Luckily, this new translation of The Sarashina Diary is an example of why new translations are desperately needed. The first translation, published in 1935, is largely forgotten and for good reason. It was surpassed in 1971 with a translation by Ivan Morris who translated several classical and modern texts. He titled the diary As I Crossed a Bridge of Dreams, an odd choice because that is the title of a chapter in The Tale of Genji. Morris felt that his title reflected the diary's theme better than the conventional Japanese title, Sarashina Nikki. Also, Takasue's daughter was obsessed with The Tale of Genji and often referred to it in her diary. But he rejected the place name Sarashina because, he reasoned, it was neither mentioned in the book, nor, he asserted, was it the title given by the author. [2] In other words, he dismissed a millennium of convention over what he saw as an arbitrary title and then substituted it with his own somewhat arbitrary title (Morris, 15). Why does this matter? The translators of the new version argue that Takasue's daughter did, in fact, choose Sarashina as the title of her work. Whether created by later copyists or titled by the author herself, "Sarashina" nonetheless evokes several literary allusions directly connected to the content that either Morris did not fully understand or, more likely, did not consider important.

Morris was also a bit cavalier when criticizing the 1935 translation, calling it "awful," "ludicrously inaccurate," and full of "quaint exotica that belong to no place and no time"--orientalism being the ultimate condemnation (Morris, 19). He pointed out a few of the more awkward examples from the 1935 version and they were truly bad. But reading through the 1935 version, some of the sections were not far from Morris's own translation. Consider the following example that I chose randomly:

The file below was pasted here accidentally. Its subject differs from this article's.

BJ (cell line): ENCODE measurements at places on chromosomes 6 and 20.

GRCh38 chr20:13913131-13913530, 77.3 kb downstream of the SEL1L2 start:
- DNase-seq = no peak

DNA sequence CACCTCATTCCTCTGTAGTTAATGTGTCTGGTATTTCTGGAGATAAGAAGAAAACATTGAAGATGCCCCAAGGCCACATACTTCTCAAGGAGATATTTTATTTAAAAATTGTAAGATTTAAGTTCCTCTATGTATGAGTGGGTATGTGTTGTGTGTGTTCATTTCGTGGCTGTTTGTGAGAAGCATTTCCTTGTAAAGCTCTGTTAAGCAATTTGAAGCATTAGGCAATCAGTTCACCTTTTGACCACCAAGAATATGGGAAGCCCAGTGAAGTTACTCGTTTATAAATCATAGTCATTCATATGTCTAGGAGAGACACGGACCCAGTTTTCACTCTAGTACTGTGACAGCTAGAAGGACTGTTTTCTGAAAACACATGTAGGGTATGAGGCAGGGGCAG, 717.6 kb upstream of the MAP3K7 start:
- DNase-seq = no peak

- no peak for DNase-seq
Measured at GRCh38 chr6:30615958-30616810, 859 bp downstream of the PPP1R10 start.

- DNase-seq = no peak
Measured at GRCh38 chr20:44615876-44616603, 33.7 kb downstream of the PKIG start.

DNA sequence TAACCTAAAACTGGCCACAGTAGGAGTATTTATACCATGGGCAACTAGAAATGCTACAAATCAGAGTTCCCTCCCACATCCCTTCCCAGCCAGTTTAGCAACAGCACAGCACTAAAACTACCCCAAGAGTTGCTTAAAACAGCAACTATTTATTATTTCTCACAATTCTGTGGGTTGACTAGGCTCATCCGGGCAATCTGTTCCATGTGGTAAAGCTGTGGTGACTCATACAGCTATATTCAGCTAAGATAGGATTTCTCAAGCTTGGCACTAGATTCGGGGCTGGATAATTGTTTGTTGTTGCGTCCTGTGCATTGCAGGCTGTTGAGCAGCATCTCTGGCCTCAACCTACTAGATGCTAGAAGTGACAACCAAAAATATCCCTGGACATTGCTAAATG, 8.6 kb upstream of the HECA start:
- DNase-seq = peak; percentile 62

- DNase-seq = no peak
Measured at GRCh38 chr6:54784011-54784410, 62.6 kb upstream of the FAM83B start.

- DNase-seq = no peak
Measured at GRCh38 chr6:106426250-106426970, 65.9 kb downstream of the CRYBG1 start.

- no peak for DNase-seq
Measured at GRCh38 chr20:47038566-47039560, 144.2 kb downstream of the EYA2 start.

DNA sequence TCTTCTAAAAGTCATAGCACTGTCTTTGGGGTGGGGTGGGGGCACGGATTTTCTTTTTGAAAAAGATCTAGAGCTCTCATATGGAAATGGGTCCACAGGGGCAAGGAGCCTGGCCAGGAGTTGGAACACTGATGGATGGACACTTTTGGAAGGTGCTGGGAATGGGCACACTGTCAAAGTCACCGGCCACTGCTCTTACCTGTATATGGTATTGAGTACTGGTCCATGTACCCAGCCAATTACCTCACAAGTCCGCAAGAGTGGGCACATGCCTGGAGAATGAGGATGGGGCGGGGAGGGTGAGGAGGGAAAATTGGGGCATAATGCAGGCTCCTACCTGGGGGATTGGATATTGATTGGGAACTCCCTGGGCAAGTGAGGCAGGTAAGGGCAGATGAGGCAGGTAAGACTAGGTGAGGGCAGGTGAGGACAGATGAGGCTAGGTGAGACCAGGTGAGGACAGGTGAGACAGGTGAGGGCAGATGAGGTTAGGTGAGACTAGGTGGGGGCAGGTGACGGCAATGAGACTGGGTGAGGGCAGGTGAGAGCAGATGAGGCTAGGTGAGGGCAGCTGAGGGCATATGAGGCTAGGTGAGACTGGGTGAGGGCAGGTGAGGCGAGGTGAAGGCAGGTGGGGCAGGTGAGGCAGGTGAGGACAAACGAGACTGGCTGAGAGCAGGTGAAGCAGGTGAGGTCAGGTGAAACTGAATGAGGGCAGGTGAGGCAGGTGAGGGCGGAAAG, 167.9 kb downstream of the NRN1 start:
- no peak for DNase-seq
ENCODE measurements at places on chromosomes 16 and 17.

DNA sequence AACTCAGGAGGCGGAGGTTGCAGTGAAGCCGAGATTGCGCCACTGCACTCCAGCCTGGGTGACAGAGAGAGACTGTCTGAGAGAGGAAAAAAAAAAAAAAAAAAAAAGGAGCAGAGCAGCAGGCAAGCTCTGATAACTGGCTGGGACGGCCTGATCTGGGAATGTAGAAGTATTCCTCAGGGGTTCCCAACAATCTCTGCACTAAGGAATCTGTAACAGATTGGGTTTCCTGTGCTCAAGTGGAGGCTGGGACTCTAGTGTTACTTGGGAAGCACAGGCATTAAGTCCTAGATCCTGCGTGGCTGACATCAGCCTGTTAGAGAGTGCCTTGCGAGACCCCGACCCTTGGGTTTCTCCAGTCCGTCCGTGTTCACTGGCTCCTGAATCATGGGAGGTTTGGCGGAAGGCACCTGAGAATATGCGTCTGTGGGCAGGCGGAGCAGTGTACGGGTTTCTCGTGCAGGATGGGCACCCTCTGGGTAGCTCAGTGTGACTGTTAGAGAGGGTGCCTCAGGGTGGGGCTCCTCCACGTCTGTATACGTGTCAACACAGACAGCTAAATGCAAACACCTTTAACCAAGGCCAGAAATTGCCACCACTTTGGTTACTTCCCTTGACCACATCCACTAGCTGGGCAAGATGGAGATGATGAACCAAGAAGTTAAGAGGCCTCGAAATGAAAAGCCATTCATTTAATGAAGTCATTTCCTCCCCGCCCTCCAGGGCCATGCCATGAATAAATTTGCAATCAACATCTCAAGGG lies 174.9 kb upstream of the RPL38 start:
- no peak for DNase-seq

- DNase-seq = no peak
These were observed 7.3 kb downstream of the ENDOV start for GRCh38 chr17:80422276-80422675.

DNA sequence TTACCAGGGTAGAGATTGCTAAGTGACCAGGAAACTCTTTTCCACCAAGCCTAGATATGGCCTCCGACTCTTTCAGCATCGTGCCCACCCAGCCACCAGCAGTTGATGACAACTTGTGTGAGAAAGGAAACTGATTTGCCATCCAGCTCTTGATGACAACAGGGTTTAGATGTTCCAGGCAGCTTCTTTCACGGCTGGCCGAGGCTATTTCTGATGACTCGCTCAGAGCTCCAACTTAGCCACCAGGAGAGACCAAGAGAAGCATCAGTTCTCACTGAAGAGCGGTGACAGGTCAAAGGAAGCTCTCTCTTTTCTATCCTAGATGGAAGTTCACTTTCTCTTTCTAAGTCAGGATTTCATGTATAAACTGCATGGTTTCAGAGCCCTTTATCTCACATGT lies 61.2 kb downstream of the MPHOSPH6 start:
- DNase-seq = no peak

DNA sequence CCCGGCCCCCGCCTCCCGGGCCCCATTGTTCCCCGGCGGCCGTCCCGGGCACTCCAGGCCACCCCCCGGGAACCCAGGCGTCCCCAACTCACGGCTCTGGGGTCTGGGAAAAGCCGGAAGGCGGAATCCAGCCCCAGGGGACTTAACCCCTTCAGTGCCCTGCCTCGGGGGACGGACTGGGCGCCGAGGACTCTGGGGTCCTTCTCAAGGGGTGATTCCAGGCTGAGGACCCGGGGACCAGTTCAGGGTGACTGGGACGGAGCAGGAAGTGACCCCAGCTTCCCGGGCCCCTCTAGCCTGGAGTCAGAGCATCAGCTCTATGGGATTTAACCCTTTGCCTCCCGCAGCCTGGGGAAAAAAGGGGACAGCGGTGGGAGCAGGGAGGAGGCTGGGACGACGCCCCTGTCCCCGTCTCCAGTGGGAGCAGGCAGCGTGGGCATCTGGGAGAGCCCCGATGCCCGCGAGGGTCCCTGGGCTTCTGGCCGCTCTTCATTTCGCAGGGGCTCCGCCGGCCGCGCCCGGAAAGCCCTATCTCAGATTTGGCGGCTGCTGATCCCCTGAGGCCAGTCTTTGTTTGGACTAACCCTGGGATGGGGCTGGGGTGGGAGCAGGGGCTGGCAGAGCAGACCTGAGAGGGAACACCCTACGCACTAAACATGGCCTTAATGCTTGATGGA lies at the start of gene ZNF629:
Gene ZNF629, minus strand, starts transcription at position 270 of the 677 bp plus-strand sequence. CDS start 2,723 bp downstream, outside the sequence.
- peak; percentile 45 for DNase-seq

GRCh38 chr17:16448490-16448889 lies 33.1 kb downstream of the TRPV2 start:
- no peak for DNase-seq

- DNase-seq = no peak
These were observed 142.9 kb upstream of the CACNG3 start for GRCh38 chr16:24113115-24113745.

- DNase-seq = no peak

1935 Doi/Omori version:

1971 Morris version:

Morris explained in an endnote that this essentially meant, "Do you really think you can deceive me with your tapping sound? I know perfectly well that no one will be visiting me here (124)." Morris's version is more readable and accurate, but he shared with Doi and Omori the assumption that the author was showing that she would not be deceived by a water rail's tapping.

And now the 2014 Arntzen/Itō version:

Like the first two versions, the author seems to wonder what would tap at the door late at night deep in the mountains. But the prose that introduces the poem (not included here), and the poem itself, are somber. They lack any joviality suggested by the earlier translations. More importantly, unlike the previous versions, the Arntzen/Itō version includes the Japanese alongside the English:

Even those with no Japanese language ability will notice the reoccurring k+vowel syllables. The translators point out that the author was making a pun on the Japanese phrase tare ka ku (who comes) and the first syllable of the kuhina (water rail) (158). Thus we learn that the author is not simply retelling a poignant moment from her youth but is also displaying her poetic skill. In so doing, the translators of this version have given us a translation that is not only accurate and beautiful to read but also highlights the "life" of the text as a nexus for social and cultural capital that the author could accrue through her poetic practice.



1. On this topic see Gustav Heldt, The Pursuit of Harmony: Poetry and Power in Early Heian Japan (Honolulu: University of Hawaii Press, 2010).

2. Ivan Morris (trans.), As I Crossed a Bridge of Dreams (New York: Penguin, 1975), 13.